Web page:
Insulation in the home does many things for the homeowner. First and foremost it holds the summer’s heat out and winter’s bitter cold out. The main two places in the home where insulation is installed for its thermal benefits are in the attic and inside exterior walls As high as energy bill have risen this becomes increasingly important.
Another job insulation does for us is to muffle sound. Sound waves will penetrate the drywall on one side of the wall, pass through the wall’s cavity, and pass through the sheetrock on the other side.
This does not enhance privacy. If the cavity is filled with insulation however, the sound waves are absorbed substantially. Insulation used in this manner for its acoustic properties is almost exclusively inside interior walls.
Good Beginner Project
All this comes from the use of insulation and at a very low cost. Luckily, insulation installation is a very easy project. There are many forms of insulation. The most commonly used for residential purposes is made from fiberglass. It can be purchased with or without a paper facing.
Paper facing is highly recommended. When stood up between studs in a wall, the paper flaps on the sides can be stapled to the studs, ensuring that the insulation will keep its shape and not sag with gravity over time, reducing its effectiveness. Paper also minimizes contact with the itchy fiberglass. Insulation is is available in rolls or in pre-cut bats.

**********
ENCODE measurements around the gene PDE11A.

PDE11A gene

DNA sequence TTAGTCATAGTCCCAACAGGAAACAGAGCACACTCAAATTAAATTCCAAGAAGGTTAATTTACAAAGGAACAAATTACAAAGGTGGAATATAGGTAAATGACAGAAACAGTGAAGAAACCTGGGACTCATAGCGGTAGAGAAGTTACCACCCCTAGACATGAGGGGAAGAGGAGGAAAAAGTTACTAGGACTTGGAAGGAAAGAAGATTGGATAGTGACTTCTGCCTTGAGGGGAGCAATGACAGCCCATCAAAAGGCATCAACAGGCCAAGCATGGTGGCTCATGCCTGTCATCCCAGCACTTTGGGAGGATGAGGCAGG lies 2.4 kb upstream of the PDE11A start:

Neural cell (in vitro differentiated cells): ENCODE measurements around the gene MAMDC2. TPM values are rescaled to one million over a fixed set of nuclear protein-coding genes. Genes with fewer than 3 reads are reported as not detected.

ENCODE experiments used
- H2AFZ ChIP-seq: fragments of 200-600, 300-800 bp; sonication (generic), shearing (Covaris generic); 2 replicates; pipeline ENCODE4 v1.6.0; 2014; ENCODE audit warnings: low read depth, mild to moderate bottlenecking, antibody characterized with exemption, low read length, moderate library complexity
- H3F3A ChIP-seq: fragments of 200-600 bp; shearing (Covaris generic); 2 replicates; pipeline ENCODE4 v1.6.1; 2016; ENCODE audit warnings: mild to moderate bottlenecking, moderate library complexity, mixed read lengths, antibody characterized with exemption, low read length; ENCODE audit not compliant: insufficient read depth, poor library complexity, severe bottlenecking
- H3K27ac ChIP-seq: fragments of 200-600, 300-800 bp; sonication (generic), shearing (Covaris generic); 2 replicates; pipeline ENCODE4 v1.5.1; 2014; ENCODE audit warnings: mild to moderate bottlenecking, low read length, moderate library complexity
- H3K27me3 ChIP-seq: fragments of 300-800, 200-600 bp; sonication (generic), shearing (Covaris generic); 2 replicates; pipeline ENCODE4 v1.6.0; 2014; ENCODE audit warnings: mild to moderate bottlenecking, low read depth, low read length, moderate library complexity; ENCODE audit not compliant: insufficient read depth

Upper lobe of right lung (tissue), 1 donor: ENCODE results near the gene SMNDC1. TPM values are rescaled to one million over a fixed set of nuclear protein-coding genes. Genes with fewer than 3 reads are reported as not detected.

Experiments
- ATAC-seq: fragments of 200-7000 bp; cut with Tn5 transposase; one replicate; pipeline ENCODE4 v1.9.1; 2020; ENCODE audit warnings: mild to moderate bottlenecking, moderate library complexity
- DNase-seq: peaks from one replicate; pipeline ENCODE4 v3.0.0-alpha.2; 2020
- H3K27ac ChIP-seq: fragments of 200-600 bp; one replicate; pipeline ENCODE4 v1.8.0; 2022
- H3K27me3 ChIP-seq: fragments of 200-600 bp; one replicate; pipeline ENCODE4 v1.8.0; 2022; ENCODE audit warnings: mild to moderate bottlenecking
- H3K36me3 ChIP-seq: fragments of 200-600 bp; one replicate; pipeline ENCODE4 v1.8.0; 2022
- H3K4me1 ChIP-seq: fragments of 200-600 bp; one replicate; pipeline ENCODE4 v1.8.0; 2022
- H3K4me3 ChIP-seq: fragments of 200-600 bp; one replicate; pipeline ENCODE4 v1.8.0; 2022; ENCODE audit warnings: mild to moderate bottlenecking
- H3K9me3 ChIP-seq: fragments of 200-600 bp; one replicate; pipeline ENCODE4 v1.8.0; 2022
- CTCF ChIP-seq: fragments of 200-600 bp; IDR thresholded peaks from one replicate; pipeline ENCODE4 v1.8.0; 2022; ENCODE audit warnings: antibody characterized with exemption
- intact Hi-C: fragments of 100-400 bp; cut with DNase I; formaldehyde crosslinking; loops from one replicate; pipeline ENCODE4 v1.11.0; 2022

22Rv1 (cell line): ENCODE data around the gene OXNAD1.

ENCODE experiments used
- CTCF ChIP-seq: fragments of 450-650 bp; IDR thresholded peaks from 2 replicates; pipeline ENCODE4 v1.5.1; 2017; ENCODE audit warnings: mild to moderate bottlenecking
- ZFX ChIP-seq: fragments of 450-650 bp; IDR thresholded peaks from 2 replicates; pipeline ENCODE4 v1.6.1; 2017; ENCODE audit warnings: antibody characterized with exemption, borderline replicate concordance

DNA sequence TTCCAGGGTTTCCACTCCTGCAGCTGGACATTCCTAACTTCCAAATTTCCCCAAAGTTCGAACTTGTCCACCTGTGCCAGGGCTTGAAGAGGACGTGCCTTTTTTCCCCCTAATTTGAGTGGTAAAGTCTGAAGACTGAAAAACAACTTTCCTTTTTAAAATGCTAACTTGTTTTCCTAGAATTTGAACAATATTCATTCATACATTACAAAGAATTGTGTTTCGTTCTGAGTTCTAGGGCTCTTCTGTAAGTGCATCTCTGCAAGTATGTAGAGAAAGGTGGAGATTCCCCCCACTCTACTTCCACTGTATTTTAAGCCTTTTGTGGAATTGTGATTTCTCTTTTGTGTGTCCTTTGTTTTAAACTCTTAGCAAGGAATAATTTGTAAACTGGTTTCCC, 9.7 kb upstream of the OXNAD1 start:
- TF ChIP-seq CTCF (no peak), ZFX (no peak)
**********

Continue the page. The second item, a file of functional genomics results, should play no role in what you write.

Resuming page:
Wear Protection when Installing Insulation
Personal protective gear is always recommended when handling or installing insulation. You will need goggles, a hat, a respirator (cheap ones are suitable, fiberglass fibers are quite large), and long pants and sleeves. Gloves are a good idea if they don’t make your job too cumbersome.
You don’t want to breath the airborne fibers. The jury is still out as to how damaging they might be but almost certainly fiberglass is not as deadly as asbestos.
Installing Insulation in Walls
In the best case scenario, insulation installation will be taking place in new construction, before the sheetrock or paneling is hung. Otherwise it will be necessary to cut out some sheetrock and stuff in loose insulation and the re-install the sheetrock.
Assuming the project uses roll insulation with paper backing, simply start at one end of the wall and work down to the other end. First measure the distance between the top plate and the bottom plate, cut that length of insulation, stick it in between the studs with the paper face facing you and staple the edges of the paper to the studs. You may have to do this in pieces due to plumbing, etc.
Installing Insulation in the Attic
In the attic it will not be necessary to do any stapling on any horizontal surfaces. You simply roll it out. Typically this is done with the paper side facing down. Some minor adjustment may be necessary, especially in tight spaces.